Brazil 1821. A rich cattle herder finds out that his wife dies in labor. Forced to live in the property with numerous African slaves, he marries his wife's niece. But he returns to droving, leaving his wife behind alone with the slaves.
A personal essay which analyses and compares images of the political upheavals of the 1960s. From the military coup in Brazil to China's Cultural Revolution, from the student uprisings in Paris to the end of the Prague Spring.
Before entering a prestigious American university, Gabriel Buchmann decided to travel the world for one year, his backpack full of dreams. After ten months on the road, he arrived in Kenya ... See full summary »
João Pedro Zappa,
Ely is 17 years old. After school, she works few hours at a pet shop. When Ely learns that she is pregnant, her inner world explodes even though she tries to go on with her daily routine as... See full summary »
Paula Fernandez Mbarak
The summer is coming and Elias has been dreaming of the sea a lot. In the factory where he works, his responsibilities increase as the holiday season approaches. After one more night ... See full summary »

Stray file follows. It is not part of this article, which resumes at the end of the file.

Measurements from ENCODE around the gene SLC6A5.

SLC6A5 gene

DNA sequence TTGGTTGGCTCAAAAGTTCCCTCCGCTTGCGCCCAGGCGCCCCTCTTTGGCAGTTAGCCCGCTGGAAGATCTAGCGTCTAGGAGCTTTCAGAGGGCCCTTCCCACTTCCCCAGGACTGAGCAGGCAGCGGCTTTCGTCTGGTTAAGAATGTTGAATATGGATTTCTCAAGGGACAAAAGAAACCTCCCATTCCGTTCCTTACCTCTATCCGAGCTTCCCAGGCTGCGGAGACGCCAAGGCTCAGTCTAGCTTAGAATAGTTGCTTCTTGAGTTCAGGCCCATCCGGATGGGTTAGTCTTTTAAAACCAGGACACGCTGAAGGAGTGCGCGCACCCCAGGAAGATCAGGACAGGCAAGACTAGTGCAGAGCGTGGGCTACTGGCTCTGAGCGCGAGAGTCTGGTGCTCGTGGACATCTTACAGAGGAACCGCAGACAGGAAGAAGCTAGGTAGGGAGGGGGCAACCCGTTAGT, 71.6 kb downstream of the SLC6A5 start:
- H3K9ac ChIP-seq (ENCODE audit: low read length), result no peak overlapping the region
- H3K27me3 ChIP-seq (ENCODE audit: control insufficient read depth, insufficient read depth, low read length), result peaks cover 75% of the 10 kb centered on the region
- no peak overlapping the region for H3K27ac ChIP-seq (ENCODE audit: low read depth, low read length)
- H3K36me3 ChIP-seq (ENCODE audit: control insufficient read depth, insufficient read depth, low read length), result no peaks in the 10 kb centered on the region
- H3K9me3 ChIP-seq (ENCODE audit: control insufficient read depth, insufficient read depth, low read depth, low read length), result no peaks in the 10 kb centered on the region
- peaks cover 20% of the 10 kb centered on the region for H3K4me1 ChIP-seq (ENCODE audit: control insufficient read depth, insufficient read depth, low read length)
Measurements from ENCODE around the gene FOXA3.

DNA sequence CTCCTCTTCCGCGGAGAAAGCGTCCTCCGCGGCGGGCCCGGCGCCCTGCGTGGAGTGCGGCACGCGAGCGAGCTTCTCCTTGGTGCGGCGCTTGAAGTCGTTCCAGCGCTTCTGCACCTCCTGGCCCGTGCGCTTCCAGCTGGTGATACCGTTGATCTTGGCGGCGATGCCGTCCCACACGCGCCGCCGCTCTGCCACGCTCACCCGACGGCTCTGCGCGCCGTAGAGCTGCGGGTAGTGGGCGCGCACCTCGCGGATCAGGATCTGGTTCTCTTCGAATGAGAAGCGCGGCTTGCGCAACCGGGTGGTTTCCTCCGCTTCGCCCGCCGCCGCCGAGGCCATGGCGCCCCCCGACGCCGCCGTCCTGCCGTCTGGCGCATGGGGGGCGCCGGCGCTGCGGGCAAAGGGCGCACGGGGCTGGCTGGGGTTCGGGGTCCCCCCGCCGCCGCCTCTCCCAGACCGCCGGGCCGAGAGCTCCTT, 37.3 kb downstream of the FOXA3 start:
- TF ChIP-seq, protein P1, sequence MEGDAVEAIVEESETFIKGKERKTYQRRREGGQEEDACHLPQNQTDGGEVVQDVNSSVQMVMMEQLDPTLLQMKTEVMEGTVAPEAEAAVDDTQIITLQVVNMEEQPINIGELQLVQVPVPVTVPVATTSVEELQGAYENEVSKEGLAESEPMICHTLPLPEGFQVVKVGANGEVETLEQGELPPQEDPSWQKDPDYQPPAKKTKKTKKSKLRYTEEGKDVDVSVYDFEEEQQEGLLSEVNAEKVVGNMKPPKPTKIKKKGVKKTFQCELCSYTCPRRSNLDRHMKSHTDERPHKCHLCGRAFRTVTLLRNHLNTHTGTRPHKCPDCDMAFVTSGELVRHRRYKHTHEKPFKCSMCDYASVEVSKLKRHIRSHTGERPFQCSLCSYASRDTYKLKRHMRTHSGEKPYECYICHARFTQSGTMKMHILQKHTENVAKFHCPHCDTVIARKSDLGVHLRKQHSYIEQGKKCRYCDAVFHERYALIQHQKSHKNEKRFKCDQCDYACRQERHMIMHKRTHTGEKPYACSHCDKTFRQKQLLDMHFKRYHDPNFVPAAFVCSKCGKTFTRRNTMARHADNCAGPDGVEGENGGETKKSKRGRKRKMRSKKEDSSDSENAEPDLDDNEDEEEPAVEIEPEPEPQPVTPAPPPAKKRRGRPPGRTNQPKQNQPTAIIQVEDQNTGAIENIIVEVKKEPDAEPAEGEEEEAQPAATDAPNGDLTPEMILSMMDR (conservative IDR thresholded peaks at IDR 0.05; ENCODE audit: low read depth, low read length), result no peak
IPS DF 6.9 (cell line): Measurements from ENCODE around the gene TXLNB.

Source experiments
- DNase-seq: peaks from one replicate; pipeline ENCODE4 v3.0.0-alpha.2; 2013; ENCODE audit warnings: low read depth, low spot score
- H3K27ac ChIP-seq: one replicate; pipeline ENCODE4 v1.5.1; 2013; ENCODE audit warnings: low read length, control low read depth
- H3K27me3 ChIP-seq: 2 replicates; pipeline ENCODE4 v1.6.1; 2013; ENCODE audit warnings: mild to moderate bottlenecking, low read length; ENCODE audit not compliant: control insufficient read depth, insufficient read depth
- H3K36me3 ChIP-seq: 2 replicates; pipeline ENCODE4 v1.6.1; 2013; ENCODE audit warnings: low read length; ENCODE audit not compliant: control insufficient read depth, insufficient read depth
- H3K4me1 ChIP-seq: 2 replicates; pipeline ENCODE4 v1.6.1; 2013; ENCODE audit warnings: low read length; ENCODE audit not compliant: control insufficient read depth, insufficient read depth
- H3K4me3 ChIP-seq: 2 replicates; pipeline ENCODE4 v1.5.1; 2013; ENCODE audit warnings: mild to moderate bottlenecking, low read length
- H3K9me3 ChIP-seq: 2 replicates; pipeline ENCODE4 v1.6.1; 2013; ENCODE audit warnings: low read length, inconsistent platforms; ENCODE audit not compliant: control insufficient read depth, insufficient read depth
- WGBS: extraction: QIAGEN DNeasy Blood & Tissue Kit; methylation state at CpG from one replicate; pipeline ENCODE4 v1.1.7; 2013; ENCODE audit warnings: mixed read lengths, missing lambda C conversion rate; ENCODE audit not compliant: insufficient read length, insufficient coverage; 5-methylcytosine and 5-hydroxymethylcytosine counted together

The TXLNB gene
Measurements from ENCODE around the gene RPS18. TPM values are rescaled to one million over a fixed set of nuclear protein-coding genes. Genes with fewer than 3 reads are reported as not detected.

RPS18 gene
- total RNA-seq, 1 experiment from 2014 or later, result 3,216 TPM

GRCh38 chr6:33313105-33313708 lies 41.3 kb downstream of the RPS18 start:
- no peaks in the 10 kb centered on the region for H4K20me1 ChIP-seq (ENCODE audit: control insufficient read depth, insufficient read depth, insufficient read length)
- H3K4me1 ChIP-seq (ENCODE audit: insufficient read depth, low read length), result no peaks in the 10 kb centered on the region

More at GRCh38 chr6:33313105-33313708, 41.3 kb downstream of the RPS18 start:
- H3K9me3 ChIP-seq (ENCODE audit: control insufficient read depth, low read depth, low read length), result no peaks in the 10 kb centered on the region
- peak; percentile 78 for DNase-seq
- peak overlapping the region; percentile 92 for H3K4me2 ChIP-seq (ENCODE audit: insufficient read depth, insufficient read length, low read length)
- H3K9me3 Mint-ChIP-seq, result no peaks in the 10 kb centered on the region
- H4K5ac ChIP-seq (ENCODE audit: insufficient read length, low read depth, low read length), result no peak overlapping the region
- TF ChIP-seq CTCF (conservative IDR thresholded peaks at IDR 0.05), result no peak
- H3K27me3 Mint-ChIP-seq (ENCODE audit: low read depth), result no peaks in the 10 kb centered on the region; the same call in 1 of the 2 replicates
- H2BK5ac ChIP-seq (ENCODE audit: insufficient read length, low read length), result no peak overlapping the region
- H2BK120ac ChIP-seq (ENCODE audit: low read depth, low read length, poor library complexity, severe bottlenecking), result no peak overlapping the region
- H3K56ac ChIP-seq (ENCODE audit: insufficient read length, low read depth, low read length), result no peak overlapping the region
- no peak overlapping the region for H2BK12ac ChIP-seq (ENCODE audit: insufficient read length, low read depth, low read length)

A 65-year-old single artist living in New York City has a good life: a stable teaching job, successful friends, and a loyal, aging dog named Bing. As her dream of a respectable place in the... See full summary »
Diamantina Mountains, Brazil, 1821. A slave trader, ANTONIO, returns to the decadent, but imposing farmhouse he inherited to discover his wife has died in child birth. Confined to this desolate property in the company of his demented mother-in-law and numerous slaves, he marries his dead wife's niece, BEATRIZ, a child of 12. A restless soul, he returns to his trading expeditions, and leaves his child wife behind. The loneliness of the big house in the rugged landscape mirrors that of its inhabitants. Each one has been displaced from his original home and forced into co-existence. The undercurrents of violence and prejudice, which still plague the Brazil of today, accelerate the inevitable tragedy which, in turn, heralds the tides of change. Written by